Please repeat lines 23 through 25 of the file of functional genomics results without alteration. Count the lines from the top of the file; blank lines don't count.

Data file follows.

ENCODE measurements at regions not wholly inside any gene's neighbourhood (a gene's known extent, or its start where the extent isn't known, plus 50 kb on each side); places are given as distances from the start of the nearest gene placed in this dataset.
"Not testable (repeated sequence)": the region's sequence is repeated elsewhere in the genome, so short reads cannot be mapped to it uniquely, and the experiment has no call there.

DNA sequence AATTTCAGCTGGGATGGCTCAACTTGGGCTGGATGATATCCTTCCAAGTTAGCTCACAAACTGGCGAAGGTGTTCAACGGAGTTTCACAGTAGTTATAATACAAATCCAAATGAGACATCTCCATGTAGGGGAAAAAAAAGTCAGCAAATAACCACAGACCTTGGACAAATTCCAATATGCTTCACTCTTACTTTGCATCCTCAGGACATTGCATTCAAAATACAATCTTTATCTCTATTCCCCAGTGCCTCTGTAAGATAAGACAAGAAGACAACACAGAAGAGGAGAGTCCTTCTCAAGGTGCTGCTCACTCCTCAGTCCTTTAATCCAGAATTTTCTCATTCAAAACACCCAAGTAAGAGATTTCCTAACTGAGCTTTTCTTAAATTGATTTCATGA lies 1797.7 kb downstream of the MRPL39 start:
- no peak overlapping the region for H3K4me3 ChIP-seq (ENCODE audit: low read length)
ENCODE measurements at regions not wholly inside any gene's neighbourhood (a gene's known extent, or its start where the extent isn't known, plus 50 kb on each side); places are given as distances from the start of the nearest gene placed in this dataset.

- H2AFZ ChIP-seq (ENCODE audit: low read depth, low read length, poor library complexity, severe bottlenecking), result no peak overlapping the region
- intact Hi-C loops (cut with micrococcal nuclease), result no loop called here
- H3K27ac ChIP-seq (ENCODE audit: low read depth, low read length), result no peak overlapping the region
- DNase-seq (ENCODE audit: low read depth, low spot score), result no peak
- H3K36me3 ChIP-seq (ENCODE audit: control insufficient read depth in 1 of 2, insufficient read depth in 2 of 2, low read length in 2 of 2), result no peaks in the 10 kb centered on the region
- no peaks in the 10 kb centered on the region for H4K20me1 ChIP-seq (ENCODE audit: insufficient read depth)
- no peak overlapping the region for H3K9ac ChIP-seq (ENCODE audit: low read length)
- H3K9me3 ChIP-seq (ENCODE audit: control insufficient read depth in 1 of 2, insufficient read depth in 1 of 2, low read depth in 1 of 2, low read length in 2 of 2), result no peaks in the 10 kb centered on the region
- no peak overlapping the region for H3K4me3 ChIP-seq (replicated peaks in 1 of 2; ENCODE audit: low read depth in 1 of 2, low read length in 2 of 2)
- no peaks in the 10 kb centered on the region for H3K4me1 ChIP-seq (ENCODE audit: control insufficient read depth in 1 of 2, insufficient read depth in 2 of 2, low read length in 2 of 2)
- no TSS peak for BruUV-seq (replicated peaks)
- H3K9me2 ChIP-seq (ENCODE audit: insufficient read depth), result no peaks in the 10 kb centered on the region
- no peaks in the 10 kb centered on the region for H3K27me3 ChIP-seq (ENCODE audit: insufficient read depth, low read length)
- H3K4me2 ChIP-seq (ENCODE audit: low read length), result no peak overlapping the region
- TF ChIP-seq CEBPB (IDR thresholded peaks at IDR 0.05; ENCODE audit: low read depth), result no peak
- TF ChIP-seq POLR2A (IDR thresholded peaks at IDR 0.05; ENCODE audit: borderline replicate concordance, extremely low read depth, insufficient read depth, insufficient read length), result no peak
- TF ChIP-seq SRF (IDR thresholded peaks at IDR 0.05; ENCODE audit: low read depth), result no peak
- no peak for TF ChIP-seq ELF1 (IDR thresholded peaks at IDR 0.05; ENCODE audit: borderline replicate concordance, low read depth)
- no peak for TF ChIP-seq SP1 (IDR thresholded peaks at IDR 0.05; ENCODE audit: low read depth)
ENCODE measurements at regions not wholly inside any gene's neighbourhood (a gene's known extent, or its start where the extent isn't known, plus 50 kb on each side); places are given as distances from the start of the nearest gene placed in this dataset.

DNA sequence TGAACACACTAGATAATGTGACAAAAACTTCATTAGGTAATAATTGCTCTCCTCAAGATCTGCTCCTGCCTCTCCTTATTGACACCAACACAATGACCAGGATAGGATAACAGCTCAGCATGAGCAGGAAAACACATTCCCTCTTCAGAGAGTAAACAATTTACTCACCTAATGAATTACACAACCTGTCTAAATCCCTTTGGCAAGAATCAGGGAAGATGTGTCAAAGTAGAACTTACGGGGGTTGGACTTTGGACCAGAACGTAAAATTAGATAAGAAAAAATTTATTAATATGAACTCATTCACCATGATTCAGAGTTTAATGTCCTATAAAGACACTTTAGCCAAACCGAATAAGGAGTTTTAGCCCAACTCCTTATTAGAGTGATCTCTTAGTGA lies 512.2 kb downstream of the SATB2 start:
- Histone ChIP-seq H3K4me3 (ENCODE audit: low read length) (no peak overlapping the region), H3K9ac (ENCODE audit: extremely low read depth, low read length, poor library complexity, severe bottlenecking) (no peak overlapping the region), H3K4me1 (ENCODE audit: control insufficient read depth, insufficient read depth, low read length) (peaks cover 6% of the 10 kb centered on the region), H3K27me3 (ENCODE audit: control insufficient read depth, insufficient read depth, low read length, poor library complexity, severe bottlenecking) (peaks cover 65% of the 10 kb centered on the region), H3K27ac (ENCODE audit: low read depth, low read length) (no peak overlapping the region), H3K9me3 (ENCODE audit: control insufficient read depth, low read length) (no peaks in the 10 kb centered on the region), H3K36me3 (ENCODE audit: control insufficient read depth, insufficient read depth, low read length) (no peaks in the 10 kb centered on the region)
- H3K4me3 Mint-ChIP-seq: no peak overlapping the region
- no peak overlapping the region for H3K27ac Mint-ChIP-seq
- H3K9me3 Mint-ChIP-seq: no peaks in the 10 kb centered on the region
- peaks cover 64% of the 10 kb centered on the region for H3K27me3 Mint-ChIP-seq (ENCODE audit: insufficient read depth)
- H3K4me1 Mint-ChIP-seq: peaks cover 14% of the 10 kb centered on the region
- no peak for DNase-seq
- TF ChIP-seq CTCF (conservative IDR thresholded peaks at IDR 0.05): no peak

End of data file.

- no peak for TF ChIP-seq ELF1 (IDR thresholded peaks at IDR 0.05; ENCODE audit: borderline replicate concordance, low read depth)
- no peak for TF ChIP-seq SP1 (IDR thresholded peaks at IDR 0.05; ENCODE audit: low read depth)
ENCODE measurements at regions not wholly inside any gene's neighbourhood (a gene's known extent, or its start where the extent isn't known, plus 50 kb on each side); places are given as distances from the start of the nearest gene placed in this dataset.